Allysa Rueschenberg is a high school senior who gets it. This track star from San Luis Obispo High School in California rides for fitness, riding "95 percent of my mileage on regular roads." She can give some lessons, though, on how cyclists should use the paths.
I live near the Bob Jones Bike Trail, so this path starts and finishes my ride. I expect pedestrians. I ride with my hands on the brakes and call, "on your left." People get out of the way quickly and politely, often offering a "hello" or "good morning." Sometimes, I have to slow to a crawl or even stop completely for kids on trikes weaving around or speed walkers taking up both lanes, but I do it patiently and with a smile because a few years ago I had training wheels, and I love to see people and families getting exercise and having fun.
Allysa also refutes the common argument that gasoline taxes are used to fun bicycle facilities.
Mr. Anderson claims that funds for these trails come from "gas taxes auto owners pay, not bicycles." This argument does not make sense. Is this an assumption that pedestrians own cars and pay taxes, but cyclists do not? And is money even the issue here?
And what about them darn cyclists who all break the law?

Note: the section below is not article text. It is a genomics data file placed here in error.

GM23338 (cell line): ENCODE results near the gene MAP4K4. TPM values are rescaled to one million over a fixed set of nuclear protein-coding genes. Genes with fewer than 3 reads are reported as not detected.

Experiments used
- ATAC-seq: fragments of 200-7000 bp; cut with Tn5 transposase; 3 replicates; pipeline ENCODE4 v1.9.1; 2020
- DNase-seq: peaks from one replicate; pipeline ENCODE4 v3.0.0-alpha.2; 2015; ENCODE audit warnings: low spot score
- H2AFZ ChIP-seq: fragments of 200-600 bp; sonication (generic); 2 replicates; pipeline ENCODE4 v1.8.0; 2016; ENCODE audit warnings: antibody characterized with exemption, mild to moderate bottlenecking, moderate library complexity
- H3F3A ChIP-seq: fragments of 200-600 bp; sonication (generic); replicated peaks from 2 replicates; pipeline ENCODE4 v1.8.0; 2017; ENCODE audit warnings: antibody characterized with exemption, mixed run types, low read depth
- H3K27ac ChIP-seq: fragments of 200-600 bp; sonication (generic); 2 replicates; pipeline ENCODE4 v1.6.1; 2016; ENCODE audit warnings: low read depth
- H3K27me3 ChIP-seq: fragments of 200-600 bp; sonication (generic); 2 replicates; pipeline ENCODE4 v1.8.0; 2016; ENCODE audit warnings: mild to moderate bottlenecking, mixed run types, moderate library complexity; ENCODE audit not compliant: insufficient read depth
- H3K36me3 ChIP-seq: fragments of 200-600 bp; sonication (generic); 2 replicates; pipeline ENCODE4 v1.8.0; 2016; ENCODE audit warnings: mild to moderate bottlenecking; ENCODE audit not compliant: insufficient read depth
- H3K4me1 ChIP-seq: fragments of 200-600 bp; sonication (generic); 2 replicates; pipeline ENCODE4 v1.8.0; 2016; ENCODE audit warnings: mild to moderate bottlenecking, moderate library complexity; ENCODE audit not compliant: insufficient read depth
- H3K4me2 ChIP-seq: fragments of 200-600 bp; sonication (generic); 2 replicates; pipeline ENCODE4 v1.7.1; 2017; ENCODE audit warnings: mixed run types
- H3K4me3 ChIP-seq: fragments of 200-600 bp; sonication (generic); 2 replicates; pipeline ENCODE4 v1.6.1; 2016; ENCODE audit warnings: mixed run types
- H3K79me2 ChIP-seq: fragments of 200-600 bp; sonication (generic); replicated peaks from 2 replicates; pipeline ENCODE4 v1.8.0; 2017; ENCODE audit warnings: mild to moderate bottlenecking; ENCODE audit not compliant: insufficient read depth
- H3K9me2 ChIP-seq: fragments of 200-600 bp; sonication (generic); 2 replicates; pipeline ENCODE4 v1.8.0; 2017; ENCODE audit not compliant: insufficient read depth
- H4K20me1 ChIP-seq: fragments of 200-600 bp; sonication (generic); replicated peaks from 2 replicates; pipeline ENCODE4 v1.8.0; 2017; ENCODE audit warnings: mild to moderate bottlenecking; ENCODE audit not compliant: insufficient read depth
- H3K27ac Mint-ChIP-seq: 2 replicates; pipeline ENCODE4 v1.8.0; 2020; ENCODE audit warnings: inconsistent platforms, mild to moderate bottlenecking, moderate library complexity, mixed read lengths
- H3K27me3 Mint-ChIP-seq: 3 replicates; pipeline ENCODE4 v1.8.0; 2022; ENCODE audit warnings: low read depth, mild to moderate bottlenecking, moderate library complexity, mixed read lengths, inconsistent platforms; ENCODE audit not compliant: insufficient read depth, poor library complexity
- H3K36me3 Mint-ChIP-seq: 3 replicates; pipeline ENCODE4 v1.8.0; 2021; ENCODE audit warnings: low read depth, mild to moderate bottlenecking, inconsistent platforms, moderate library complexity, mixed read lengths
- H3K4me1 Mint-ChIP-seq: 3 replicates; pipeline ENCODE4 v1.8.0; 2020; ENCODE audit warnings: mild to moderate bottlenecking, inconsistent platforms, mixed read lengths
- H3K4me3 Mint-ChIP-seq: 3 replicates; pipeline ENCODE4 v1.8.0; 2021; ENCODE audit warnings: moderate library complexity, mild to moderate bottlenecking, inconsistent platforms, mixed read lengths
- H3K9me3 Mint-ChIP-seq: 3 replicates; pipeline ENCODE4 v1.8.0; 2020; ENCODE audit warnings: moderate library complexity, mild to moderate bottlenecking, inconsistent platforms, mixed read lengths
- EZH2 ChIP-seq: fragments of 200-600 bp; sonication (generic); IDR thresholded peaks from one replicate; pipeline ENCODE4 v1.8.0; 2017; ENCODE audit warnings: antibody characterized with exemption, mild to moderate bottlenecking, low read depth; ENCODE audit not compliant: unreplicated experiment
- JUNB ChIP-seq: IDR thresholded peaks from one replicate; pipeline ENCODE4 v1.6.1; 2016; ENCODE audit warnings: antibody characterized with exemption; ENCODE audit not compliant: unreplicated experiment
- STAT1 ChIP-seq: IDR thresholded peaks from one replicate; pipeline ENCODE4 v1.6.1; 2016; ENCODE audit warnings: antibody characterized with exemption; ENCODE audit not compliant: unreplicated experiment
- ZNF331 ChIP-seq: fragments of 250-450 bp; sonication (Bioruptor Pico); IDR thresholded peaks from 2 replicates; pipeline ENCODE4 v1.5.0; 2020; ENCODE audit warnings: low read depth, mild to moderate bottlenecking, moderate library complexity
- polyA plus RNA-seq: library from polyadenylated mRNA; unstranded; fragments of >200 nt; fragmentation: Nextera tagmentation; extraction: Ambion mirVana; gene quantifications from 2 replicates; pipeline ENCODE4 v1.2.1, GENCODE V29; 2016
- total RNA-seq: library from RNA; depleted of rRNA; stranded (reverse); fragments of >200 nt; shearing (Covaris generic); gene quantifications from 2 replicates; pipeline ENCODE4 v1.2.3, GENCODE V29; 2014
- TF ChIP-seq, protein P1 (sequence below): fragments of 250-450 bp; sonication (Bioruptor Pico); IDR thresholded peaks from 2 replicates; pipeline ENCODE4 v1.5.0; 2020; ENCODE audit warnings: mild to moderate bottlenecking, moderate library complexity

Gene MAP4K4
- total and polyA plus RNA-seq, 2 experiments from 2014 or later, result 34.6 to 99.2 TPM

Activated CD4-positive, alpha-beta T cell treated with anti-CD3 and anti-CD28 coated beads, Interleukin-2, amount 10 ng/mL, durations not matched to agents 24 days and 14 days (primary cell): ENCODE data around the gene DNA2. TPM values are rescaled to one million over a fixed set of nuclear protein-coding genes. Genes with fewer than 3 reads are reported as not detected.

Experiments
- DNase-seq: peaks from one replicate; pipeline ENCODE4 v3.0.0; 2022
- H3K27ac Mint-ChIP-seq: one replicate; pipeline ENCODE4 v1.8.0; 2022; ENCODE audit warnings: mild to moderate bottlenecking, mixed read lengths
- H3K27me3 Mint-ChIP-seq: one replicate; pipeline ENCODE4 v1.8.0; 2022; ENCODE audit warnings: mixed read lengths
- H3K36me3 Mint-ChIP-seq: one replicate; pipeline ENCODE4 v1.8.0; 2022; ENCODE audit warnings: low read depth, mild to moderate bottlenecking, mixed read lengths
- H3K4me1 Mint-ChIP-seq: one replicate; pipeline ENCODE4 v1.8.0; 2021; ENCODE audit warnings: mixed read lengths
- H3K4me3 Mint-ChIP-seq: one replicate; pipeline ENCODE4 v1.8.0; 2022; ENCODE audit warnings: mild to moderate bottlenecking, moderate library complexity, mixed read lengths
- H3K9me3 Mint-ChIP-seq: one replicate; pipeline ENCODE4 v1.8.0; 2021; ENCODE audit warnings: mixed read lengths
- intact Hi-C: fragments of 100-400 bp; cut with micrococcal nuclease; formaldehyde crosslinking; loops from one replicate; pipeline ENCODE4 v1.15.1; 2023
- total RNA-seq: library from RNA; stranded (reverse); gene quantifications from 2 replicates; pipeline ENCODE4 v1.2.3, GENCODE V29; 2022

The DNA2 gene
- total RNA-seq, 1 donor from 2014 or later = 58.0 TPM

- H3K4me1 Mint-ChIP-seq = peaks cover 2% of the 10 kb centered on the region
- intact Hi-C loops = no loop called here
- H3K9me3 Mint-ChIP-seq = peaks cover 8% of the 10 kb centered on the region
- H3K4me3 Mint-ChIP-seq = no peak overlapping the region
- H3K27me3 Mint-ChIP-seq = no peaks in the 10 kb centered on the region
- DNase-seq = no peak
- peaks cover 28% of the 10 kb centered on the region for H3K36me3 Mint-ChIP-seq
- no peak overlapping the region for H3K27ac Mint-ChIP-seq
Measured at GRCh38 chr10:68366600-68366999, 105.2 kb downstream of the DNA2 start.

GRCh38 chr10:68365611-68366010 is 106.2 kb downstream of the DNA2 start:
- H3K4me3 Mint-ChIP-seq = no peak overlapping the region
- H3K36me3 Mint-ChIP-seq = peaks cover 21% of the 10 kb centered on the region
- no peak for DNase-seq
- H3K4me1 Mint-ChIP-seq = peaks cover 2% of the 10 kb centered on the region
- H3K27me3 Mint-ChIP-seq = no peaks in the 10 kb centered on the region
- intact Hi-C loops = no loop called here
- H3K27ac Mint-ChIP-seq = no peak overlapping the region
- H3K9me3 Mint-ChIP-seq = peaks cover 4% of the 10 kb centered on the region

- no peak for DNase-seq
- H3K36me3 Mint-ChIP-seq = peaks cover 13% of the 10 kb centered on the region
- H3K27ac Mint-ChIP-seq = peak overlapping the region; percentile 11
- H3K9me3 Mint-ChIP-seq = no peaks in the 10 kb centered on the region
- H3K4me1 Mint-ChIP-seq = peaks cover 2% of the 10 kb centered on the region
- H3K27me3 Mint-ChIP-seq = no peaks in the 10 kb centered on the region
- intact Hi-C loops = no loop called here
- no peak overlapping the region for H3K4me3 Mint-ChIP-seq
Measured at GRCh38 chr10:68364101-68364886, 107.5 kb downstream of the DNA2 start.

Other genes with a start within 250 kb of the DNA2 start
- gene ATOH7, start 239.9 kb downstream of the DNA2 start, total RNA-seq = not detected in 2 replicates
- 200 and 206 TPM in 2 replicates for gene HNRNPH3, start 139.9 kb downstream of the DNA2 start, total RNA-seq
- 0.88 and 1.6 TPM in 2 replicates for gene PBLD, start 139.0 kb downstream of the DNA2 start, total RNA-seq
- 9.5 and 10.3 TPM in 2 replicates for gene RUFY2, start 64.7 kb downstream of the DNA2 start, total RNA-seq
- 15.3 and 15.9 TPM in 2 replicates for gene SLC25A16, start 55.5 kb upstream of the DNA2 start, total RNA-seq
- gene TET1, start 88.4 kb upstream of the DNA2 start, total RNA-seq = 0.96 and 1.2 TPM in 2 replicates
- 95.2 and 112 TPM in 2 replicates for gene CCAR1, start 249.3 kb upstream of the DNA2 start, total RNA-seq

I don't deny this, but I can guarantee that there are as many jaywalking pedestrians and reckless drivers as there are careless cyclists.
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car drivers are so hypocritical in their sensitivity to cyclist running stop signs...
the car driver can exceed the speed limit as a modification of the law most every car driver fails to make a complete stop at 4 way stops and a cyclist rolls through a stop sign after checking to see that it is clear in an effort to maintain flow of traffic and well the car drivers a banging on the steering wheel, honking their horns, and yelling instructions out their window
they want it both ways
but they really don't want cyclists behaving like cars taking the whole lane forbidding cars to pass making complete stops at stop signs thus forcing a slow accelleration which cars would have to endure